1 April 2022

UN biodiversity chief Elizabeth Maruma Mrema awarded Kew International Medal

In a make-or-break year for biodiversity, the Executive Secretary of the Convention of Biological Diversity has been recognised for decades of work protecting nature.

By Kew Science News

Large green Ebo forest from above

Elizabeth Maruma Mrema, the Executive Secretary of the United Nations Convention on Biological Diversity (CBD), has been awarded the 15th Kew International Medal for her vital work in championing the importance of biodiversity conservation and leading the most important international law mechanism for the sustainable use of biodiversity.

For over two decades, Elizabeth, a Tanzanian biodiversity leader and lawyer, has held various positions at the UN Environment Program (UNEP). Her work has focussed on the development, implementation and enforcement of environmental laws, including multilateral environmental agreements at national, regional and international levels. 

Elizabeth will be leading efforts to secure ambition and agreement on a critical new framework for halting biodiversity loss and promoting sustainable development at the UN Biodiversity Conference, COP15, later on this year.

Elizabeth Maruma Mrema, Kew International Medal winner, delivering a lecture to a live audience in the Nash Conservatory, Kew Gardens
Elizabeth Maruma Mrema, Kew International Medal winner 2022 © RBG Kew

Ms Mrema was presented with the award at a ceremony last night at Kew Gardens in which she also delivered a keynote lecture to highlight the importance of plant science in finding solutions to urgent crises in nature.

Elizabeth said:

“We all share a vision of a sustainable future where human activities support biological and cultural diversity to improve our livelihoods and wellbeing. Our collective action to improve the status of species, genetic and ecosystem diversity is what unites us. And our partnership will make our individual pursuits and collaborative efforts far more likely to succeed.”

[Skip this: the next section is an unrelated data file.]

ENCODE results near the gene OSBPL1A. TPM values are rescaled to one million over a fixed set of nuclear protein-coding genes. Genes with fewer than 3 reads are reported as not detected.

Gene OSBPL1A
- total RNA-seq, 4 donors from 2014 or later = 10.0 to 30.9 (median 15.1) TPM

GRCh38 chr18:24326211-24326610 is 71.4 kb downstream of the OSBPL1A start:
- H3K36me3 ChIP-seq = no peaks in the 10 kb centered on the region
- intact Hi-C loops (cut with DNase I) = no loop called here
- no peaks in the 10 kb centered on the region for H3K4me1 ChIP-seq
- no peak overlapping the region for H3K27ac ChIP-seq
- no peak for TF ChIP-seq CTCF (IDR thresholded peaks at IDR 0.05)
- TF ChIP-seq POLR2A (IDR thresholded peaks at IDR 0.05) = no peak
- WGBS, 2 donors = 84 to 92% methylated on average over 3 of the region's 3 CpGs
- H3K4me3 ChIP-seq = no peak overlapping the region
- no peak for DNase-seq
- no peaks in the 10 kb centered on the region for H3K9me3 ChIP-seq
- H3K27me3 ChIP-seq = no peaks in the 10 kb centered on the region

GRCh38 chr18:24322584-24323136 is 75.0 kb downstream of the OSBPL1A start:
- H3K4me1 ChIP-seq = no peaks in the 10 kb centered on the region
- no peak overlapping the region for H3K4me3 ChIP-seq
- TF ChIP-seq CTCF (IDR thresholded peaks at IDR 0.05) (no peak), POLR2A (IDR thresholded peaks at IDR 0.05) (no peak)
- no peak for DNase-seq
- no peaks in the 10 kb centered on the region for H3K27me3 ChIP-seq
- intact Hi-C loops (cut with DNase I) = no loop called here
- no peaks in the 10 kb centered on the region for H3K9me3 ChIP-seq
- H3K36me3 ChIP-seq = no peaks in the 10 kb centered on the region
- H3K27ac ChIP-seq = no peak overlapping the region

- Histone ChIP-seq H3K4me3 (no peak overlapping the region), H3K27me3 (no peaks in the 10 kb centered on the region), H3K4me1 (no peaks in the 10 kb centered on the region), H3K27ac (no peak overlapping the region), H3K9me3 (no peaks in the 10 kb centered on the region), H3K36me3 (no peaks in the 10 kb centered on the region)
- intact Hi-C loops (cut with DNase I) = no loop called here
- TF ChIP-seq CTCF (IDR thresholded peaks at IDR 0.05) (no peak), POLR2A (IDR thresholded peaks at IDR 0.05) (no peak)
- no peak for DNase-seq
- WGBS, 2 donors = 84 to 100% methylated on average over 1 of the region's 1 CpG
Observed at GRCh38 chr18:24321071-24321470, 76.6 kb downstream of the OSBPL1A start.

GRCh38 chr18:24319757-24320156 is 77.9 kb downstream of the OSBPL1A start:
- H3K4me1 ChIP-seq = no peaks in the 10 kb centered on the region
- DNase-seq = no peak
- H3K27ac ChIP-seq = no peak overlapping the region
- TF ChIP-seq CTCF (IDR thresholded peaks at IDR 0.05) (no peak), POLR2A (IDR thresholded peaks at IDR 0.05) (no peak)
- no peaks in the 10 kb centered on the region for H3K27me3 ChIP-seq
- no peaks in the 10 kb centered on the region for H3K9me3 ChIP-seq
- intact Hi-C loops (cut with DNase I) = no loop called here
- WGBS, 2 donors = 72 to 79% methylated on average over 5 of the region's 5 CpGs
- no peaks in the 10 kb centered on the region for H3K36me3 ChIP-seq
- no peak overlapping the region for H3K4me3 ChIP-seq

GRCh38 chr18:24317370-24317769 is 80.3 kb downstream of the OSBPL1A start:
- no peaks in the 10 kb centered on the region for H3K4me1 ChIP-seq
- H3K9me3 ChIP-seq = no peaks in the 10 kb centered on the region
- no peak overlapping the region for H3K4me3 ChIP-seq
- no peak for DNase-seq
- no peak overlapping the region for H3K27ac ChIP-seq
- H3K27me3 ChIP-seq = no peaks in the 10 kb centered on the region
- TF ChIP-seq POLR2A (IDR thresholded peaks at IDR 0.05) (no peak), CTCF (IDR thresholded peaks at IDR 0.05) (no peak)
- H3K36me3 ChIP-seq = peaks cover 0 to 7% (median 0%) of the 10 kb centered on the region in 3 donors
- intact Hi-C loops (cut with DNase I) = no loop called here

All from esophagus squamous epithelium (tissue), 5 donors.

Alexandre Antonelli, Dame Amelia Fawcett and Elizabeth Maruma Mrema posing for photo. Elizabeth is holding the medal in a box
Alexandre Antonelli, Kew's Director of Science and Chair of the Trustees, Dame Amelia Fawcett, awarding Elizabeth Maruma Mrema with the Kew International Medal © RBG Kew.

In selecting Elizabeth for the 15th Kew International medal, Dr Olwen Grace, Head of Accelerated Taxonomy at Kew said:

“The need to reset the global relationship with nature has never been greater. This is why we nominated Elizabeth Maruma Mrema for the 2022 Kew International Medal, to acknowledge her tireless commitment to fight to halt and reverse biodiversity loss and engage the world in the importance of nature, a mission at the core of everything we do at RBG Kew. The CBD is a critical convention to Kew and we will be following COP15 closely and calling for the crucial targets needed to help ensure the next set of ambitions for protecting biodiversity are actually achievable.”

A board with the Kew International Medal certificate addressed to Elizabeth Maruma Mrema. Behind is a screen with a forest displayed.
The Kew International Medal certificate awarded to Elizabeth Maruma Mrema © RBG Kew.

About the Kew International Medal

First established in 1992, the prestigious Kew International Medal is an annual award given to individuals for distinguished, internationally recognised work aligned to the mission of Kew. Nominations are received from across the organisation and a selection panel decides the winner.

Previous award winners include Sir David Attenborough (1996); Juan Manuel Santos Calderon, the then President of Colombia (2018); Mary Robinson, Chair of the Elders and former President of Ireland (2019), Prof. Sandra Diaz, Co-Chair of IPBES (2020), and Sir Partha Dasgupta, world-leading economist and author of The Economics of Biodiversity: The Dasgupta Review (2021).

Above a winding river in the Amazon

Manifesto for Change

In 2021, Kew launched its 10-year strategy to help end the extinction crisis and protect nature, pledging to intensify efforts to understand and protect plants and fungi, for the well-being of people and the future of all life on Earth.

Read & watch